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Dogs to be seperated from my son as they have history of being volitile

(42 Posts)
Flumaxed Sat 01-Oct-11 22:47:38

im really looking for help to deal with a situation i face with my MIL. She owns two dogs that are very volitile. One doesnt like being touched around the collar and his ears pulled and has been known to growl, bite and snap at his owner. The other dog wants to be top dog and has gone hammer and tong with the other dog over basically jealousy issues. MIL treats them like children, sits them on her knee and cant see how bad they are. I have made it clear from pregnancy how i feel about them and that they are a risk to my child. These have constantly been downplayed and ignored at times. So much so that myself and husband have stopped taking my son over there. this has caused massive problems in itself. However I decided that it had been long enough and thought maybe MIL had got the message re the dogs. So i allowed MIL to babysit my son at hers but she was told the dog gate had to be up. Myself and husband go to pick up my son and dogs are out and running around. When challenged she said a long the lines of "well they were ignoring esach other so i thought i'd let them out". I was so angry, but as usual she makes me feel like i cant even say anything even when its my son's safety! I was so upset i was physically shaking with anger but still we drove off. Meanwhile I have been thinking about this and feel i cannot trust her to do as i ask. and it worries me so much that my son will pull an ear and the next thing i know im getting a call i dont want to hear. My MIL has made a war out of this for the last 2 years. Its as if she cant put her ego away for the safety of her own grandchild.

How do I handle this, I desperately need some advice? Especially as its now causing massive problems in our marriage, Im so angry I could cut her right out but I dont want to do that as my son has a lovely relationship with her even if I dont! Help!

OddBoots Sat 01-Oct-11 22:50:57

Do you have the option of not asking her to babysit at her house or not babysit at all? They can still have a relationship if you invite her round for tea.

FabbyChic Sat 01-Oct-11 22:52:19

Don't leave your son at hers, only allow her to yours without the dogs to see your son.

NestaFiesta Sat 01-Oct-11 23:01:11

I know this sounds weird but every time you hear of a dog mauling or harming a child (or worse), the dog always seems to belong to grandparents, not the parents. Could you find some articles to back up your stance?

I have respect for people who love their dogs even though I am not a dog lover, but some (note SOME) dog owners have a blind spot where their pets are concerned.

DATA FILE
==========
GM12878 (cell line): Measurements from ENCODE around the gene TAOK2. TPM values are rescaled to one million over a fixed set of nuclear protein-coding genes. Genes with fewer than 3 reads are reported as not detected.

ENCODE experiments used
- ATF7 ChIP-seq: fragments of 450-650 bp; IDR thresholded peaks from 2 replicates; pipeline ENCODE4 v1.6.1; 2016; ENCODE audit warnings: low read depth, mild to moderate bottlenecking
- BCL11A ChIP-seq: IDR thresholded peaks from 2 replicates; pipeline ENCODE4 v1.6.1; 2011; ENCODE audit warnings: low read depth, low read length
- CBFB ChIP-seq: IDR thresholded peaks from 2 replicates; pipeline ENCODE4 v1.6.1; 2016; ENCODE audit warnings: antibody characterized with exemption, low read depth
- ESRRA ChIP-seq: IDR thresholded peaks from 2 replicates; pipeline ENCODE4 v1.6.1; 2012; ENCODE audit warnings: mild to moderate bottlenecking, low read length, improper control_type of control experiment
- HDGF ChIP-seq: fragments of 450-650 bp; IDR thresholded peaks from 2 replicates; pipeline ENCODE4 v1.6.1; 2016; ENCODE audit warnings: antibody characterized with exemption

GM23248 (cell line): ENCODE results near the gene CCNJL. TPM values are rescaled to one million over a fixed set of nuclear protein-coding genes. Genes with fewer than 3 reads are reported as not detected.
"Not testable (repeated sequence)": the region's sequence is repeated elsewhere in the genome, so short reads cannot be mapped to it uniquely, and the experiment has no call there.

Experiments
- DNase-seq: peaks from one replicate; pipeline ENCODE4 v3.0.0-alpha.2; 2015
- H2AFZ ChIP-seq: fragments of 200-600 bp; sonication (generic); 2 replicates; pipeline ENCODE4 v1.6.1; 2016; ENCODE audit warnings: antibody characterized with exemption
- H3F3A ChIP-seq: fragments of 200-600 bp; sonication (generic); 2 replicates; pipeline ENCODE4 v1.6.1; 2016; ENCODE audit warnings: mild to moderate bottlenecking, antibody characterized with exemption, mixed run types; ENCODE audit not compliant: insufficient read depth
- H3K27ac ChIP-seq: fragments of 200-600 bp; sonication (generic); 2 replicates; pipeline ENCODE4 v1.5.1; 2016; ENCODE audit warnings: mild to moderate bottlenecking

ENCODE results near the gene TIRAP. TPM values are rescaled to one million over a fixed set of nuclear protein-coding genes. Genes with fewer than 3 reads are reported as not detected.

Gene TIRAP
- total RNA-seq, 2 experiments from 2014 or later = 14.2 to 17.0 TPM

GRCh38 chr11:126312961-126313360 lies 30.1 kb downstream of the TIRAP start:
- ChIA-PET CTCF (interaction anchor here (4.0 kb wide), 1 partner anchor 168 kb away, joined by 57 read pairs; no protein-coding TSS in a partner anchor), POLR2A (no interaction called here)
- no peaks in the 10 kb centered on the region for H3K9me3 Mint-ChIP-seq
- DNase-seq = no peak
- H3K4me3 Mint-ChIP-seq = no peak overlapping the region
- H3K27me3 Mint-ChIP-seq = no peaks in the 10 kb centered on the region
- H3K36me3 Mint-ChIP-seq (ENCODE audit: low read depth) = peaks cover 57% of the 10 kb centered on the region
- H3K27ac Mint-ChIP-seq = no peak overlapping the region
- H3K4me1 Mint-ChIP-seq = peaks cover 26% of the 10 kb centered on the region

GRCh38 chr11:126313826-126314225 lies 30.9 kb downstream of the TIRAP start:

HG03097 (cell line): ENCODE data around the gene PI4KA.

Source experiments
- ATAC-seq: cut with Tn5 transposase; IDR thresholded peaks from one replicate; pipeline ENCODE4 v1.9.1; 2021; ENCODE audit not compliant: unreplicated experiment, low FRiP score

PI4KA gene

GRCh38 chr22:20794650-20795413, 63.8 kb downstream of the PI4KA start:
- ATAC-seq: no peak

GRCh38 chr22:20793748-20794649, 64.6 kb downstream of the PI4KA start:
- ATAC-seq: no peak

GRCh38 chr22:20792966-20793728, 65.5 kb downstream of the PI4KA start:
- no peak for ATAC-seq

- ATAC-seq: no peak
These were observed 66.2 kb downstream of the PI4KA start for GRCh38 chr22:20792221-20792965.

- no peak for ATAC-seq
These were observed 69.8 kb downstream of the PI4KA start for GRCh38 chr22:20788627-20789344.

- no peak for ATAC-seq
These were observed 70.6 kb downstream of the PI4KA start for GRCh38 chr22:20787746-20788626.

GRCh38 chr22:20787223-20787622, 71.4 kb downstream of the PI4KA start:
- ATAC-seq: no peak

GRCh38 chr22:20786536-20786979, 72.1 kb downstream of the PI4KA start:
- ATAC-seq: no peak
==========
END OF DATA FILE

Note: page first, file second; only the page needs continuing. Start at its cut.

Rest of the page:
I often think it's an idea to hide behind professional advice and say something like "the Health Visitor/Vet/Queen advises that we don't leave child with dog. Can you come and babysit here on Friday?"

I think you are in the right and are being intimidated into allowing your child to be put at risk. Your DH needs to pull his finger out.

Flumaxed Sat 01-Oct-11 23:01:39

She has been babysitting at ours on her days. We had just opened it up for her to have him on her day at her house as we thought we could start to trust her again. I think we are going to have to take it back to babysitting at ours and not go over there again. Its just rubbish I wish she could see how serious i am about this. I do understand that im dictating in her house but this is my son and the dogs could never do anything but they are so volitile. But it only needs my son to pull an ear at the wrong moment or be getting too much attention and thats it! I have a big dog that is never allowed in the same room as him (and he is soft as anything) because i will never trust even the most docile dog but hers make even me nervous and they are only small dogs.
Its so hard because relations between us are not good anyway, which is miserable!

JaneFonda Sat 01-Oct-11 23:01:51

Absolutely stand your ground - she comes to your house to see DS, or she doesn't see him at all.

It may seem harsh, but I would NEVER trust a dog around my DCs - even previously calm dogs can suddenly snap, and I would never forgive myself if something happened.

NestaFiesta Sat 01-Oct-11 23:06:13

She broke your trust, so don't feel bad about going back to square one. She is at fault, not you.

Beamur Sat 01-Oct-11 23:06:24